If, for instance, you send out an announcement that you are “upgrading the Oracle RMS environment,” your announcement will be pretty much meaningless to everyone outside of the IT Department. If you say, “we are making software upgrades that will significantly change how all of the registers in the stores operate, and this is why we are doing this,” then people will take notice.

    Of course, a communication like that should always be accompanied by instructions regarding how to do things after the change has taken place. Essentially saying, “Surprise! Nothing works the way it used to, but you’ll have to figure it all out for yourself” is not a winning approach. 

Establish a regular cadence for deployments

When you are consistent regarding your deployments for specific business functions, such as only making store changes on Thursday evenings at 10:00 pm EST, then those end users will know what to expect. We’ll dive more deeply into this issue in our next blog post.  

In the meantime, if you need help getting ITSM in place, give us a call. This is one of our areas of expertise.

Contact CIO Professional Services

About Jon Bergman
Jon is a business-driven executive focused on near-term results and positive outcomes for his clients and customers. Jon has over 40 years of diverse experience as a CIO, management consultant and business owner. He has been with CIOPS for a year.

About Lonnie Sanders III
Lonnie Sanders is a program/project leader with exceptional leadership skills and technical knowledge. Clients appreciate his extensive experience leading cross-functional and multi-site teams to produce successful project results in diverse industries and domains. Lonnie has been with CIOPS since 2018.

About CIO Professional Services
Based in the San Francisco Bay area, CIO Professional Services LLC (CIOPS) is a top-rated Information Technology (IT) consulting firm focused on integrating Business and Information Technology. Our consultants are all hands-on executives who are veteran CIOs and Partners of Big 4 consulting firms. Companies come to us seeking assistance with their information technology strategy as well as for interim or fractional CIO / CTOs, and negotiation and program management/project rescue assistance.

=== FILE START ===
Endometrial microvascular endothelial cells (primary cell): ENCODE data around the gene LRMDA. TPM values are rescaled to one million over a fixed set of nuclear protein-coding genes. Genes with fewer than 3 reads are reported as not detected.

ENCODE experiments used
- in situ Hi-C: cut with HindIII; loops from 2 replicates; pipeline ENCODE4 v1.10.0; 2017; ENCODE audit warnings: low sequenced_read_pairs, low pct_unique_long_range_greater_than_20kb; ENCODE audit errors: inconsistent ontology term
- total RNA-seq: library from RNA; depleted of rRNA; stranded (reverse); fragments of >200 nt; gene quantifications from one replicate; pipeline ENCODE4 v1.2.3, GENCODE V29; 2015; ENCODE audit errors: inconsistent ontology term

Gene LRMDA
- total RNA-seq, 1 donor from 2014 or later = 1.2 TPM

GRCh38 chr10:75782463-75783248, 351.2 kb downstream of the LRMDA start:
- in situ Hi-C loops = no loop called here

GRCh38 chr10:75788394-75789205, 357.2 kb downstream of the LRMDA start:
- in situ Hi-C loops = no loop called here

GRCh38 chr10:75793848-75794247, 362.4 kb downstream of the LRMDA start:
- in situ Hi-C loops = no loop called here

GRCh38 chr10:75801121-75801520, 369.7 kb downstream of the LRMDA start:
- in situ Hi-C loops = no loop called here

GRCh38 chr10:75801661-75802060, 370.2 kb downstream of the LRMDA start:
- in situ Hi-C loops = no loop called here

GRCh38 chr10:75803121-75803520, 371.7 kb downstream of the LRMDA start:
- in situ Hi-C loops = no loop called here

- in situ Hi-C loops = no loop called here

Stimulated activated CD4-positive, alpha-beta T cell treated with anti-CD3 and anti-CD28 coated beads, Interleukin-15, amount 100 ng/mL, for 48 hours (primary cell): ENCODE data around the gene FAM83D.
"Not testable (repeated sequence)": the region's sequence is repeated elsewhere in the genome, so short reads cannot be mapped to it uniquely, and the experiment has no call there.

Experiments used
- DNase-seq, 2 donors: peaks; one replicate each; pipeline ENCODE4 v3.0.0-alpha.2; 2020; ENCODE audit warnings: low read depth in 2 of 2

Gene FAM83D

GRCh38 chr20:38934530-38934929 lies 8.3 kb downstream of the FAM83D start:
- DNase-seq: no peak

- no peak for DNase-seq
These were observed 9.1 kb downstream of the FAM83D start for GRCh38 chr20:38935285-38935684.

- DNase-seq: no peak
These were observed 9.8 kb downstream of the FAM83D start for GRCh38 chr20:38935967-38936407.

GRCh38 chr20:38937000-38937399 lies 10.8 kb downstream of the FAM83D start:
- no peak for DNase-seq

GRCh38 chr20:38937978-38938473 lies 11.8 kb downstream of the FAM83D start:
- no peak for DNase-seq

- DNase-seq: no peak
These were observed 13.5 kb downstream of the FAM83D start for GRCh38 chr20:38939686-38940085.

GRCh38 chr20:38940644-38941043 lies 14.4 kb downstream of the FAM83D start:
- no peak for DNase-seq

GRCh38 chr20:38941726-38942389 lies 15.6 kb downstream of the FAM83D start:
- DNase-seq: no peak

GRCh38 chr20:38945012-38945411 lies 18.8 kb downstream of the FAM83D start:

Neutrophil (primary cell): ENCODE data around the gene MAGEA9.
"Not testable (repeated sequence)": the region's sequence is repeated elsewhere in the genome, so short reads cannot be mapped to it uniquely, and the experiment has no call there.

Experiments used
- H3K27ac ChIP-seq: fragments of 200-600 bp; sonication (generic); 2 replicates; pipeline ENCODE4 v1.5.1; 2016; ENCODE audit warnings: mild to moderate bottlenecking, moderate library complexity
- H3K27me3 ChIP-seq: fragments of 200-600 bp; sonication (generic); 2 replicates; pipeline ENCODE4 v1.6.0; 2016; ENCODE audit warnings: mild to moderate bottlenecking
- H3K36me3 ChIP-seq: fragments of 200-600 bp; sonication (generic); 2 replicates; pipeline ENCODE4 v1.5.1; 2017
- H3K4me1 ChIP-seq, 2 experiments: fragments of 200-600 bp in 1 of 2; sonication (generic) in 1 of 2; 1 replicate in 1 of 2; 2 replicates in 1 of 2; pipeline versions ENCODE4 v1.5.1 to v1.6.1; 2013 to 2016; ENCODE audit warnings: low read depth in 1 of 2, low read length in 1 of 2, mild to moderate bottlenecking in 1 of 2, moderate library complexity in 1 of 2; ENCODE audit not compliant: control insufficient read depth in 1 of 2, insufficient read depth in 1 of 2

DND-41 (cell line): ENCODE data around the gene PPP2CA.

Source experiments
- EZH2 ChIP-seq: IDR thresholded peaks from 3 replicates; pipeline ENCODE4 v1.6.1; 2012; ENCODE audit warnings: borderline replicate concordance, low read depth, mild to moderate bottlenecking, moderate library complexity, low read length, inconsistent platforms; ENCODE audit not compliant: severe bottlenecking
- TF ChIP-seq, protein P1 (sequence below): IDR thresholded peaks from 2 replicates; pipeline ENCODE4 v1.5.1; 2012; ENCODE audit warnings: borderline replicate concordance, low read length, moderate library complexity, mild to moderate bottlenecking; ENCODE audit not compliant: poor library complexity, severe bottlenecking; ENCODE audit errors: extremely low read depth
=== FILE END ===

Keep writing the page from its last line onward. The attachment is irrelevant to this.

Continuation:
CIO Professional Services LLC is a top-rated IT consulting firm, based in the San Francisco Bay Area, specializing in strategic IT consulting and business / IT alignment. Companies come to us seeking assistance with their information technology strategy as well as to source interim CIO / CTO employees or fractional CIO / CTO's. Our IT experts can assist with integrating IT into your business processes - better - up to and including 'project rescue' in areas such as ITSM / ITIL, IT service strategy, and IT outsourcing. Business / IT strategy projects we have worked on include upgrading ERP systems, cybersecurity and IT consulting, IT assessment and organizational change. Cloud computing and business IT remain critical in today's business systems, and beyond that to the migration to the cloud of business IT. Our IT consultants can assist with all aspects of business / information technology alignment. Contact us today for a free phone consultation - we service clients not only in San Francisco or San Jose, but throughout the United States.